Border Work: Spatial Lives of the State in Rural Central Asia

Overview

In Central Asia’s Ferghana Valley, where Kyrgyzstan, Uzbekistan, and Tajikistan meet, state territoriality has taken on new significance in these states’ second decade of independence, reshaping landscapes and transforming livelihoods in a densely populated, irrigation-dependent region. Through an innovative ethnography of social and spatial practice at the limits of the state, Border Work explores the contested work of producing and policing “territorial integrity” when significant stretches of new international...

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Border Work: Spatial Lives of the State in Rural Central Asia

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Overview

In Central Asia’s Ferghana Valley, where Kyrgyzstan, Uzbekistan, and Tajikistan meet, state territoriality has taken on new significance in these states’ second decade of independence, reshaping landscapes and transforming livelihoods in a densely populated, irrigation-dependent region. Through an innovative ethnography of social and spatial practice at the limits of the state, Border Work explores the contested work of producing and policing “territorial integrity” when significant stretches of new international borders remain to be conclusively demarcated or effectively policed.

Drawing on extensive ethnographic fieldwork, Madeleine Reeves follows traders, farmers, water engineers, conflict analysts, and border guards as they negotiate the practical responsibilities and social consequences of producing, policing, and deriving a livelihood across new international borders that are often encountered locally as “chessboards” rather than lines. She shows how the negotiation of state spatiality is bound up with concerns about legitimate rule and legitimate movement, and explores how new attempts to secure the border, materially and militarily, serve to generate new sources of lived insecurity in a context of enduring social and economic inter-dependence. A significant contribution to Central Asian studies, border studies, and the contemporary anthropology of the state, Border Work moves beyond traditional ethnographies of the borderland community to foreground the effortful and intensely political work of producing state space.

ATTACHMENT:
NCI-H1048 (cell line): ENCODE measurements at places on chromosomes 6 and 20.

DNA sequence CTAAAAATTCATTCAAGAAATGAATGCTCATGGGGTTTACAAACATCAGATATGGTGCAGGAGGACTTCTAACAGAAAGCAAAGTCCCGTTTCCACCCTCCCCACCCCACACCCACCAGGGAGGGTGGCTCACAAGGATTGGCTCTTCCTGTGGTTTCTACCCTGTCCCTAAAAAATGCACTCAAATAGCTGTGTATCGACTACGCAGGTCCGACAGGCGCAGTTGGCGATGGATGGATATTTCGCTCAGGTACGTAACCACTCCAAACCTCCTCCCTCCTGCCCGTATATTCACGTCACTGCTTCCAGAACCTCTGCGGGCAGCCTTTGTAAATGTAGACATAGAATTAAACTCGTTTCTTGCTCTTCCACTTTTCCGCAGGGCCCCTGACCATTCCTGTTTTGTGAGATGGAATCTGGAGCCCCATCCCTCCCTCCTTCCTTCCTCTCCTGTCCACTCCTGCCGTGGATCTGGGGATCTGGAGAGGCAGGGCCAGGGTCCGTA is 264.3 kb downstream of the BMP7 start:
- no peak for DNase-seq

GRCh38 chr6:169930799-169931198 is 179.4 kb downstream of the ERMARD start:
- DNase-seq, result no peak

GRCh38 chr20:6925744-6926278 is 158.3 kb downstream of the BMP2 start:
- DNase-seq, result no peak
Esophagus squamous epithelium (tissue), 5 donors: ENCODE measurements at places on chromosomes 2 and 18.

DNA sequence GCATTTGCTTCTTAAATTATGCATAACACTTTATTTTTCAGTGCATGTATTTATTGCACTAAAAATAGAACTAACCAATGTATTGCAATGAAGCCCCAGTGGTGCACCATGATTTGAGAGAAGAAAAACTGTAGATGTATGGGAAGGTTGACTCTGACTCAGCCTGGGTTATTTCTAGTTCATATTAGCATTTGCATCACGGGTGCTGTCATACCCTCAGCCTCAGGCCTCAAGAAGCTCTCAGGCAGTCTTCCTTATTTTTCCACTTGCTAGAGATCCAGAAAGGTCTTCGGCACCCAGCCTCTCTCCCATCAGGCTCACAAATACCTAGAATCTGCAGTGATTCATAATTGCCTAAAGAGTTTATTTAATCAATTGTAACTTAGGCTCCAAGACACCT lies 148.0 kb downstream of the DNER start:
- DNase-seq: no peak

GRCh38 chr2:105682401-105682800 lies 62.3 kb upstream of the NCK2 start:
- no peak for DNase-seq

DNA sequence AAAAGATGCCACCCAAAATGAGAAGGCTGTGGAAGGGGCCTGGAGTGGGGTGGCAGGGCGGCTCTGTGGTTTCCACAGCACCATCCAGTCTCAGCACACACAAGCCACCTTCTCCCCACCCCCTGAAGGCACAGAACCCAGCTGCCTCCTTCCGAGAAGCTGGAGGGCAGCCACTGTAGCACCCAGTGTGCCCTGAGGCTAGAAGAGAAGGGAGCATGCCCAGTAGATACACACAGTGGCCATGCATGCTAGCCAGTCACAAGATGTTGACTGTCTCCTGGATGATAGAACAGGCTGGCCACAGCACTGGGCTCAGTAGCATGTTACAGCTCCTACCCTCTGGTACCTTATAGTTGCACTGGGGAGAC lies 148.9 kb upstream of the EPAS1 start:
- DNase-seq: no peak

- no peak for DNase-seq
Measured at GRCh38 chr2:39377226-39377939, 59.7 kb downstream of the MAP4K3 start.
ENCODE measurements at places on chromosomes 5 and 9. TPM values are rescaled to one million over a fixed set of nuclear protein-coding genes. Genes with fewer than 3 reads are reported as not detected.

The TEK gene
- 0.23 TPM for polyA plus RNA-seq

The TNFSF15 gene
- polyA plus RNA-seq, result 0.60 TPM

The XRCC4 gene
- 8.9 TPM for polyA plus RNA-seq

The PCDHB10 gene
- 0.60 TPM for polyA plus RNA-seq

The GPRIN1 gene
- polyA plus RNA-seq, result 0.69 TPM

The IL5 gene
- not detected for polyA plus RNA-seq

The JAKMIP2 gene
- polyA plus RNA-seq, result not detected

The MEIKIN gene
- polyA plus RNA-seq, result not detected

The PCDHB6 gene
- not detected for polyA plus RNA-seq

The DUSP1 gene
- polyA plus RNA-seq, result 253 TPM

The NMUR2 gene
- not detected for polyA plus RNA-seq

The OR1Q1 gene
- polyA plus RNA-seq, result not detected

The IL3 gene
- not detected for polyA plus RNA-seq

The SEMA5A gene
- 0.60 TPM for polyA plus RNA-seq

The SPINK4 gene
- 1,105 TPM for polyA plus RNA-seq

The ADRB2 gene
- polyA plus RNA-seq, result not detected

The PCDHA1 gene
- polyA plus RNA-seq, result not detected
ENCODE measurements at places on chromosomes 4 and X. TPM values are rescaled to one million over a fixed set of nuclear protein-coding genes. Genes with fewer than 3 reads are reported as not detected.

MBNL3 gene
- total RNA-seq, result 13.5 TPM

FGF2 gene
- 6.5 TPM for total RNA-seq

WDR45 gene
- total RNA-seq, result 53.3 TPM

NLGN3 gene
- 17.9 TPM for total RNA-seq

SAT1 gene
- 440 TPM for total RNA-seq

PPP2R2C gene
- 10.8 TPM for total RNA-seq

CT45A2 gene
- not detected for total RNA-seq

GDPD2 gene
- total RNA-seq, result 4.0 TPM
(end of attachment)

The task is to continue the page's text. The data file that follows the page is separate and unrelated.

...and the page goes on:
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Editorial Reviews

From the Publisher

"Border Work is a fascinating and original fieldwork-based account of the making and remaking of borders in the Ferghana Valley. In this empirically rich and theoretically sophisticated book, borders are not taken as given, but are themselves objects of ethnographic inquiry. Such an approach permits Madeleine Reeves to construct a sustained critique of the ways in which politicians, scholars, and others conceptualize statehood, the making and performance of state power, and nationality."—Jessica Pisano, The New School for Social Research, author of The Post-Soviet Potemkin Village: Politics and Property Rights in the Black Earth

"In this brilliant ethnography of the state, Madeleine Reeves shows us how a border can be materialized in particular moments and settings, ruptured and remade by everyday acts, and stabilized and destabilized by movements elsewhere. The border is a work in progress that can easily be undone. Border Work is wonderfully observed and beautifully written. It is a major contribution to our understanding of politics as event."—Andrew Barry, author of Material Politics

"While many scholars study Central Asia through the political dynamics of cities and capitals, Madeleine Reeves ventures into the remotest corners of Batken and the Ferghana to craft a textured account of life in rural borderlands. Her book shows rural populations to be far more globalized and politically savvy than is often expected. Central Asian officials and development officials should take note."—George Gavrilis, author of The Dynamics of Interstate Boundaries

"Border Work is a theoretically sophisticated ethnography of the state. Beautifully written and grounded in rich fieldwork, it shows how states are works in progress, their authority ceaselessly performed and contested. While situated in the early twenty-first century, the book also provides fascinating insights into the twentieth-century history of the Ferghana Valley and the consequences of Soviet rule there. Madeleine Reeves has brought the rich materials of Central Asia fully into conversation with cutting-edge anthropology."—Adeeb Khalid, author of Islam after Communism

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Product Details

Meet the Author

Madeleine Reeves is Lecturer in Social Anthropology at the University of Manchester. She is the coauthor of Surviving the Transition? Case Studies of Schools and Schooling in the Kyrgyz Republic Since Independence, editor of Movement, Power and Place in Central Asia and Beyond: Contested Trajectories, and coeditor of Ethnographies of the State in Central Asia: Performing Politics.

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Table of Contents

Introduction: On Border Work
1. Locations: Place and Displacement in Southern Ferghana
2. Delimitations: Ethno-Spatial Fixing in the Twentieth Century
3. Trajectories: Mobility and the Afterlives of Internationalism
4. Gaps: Working a "Chessboard" Border
5. Impersonations: Manning the Border, Enacting the State
6. Separations: Conflict and the Escalation of Force
Conclusion

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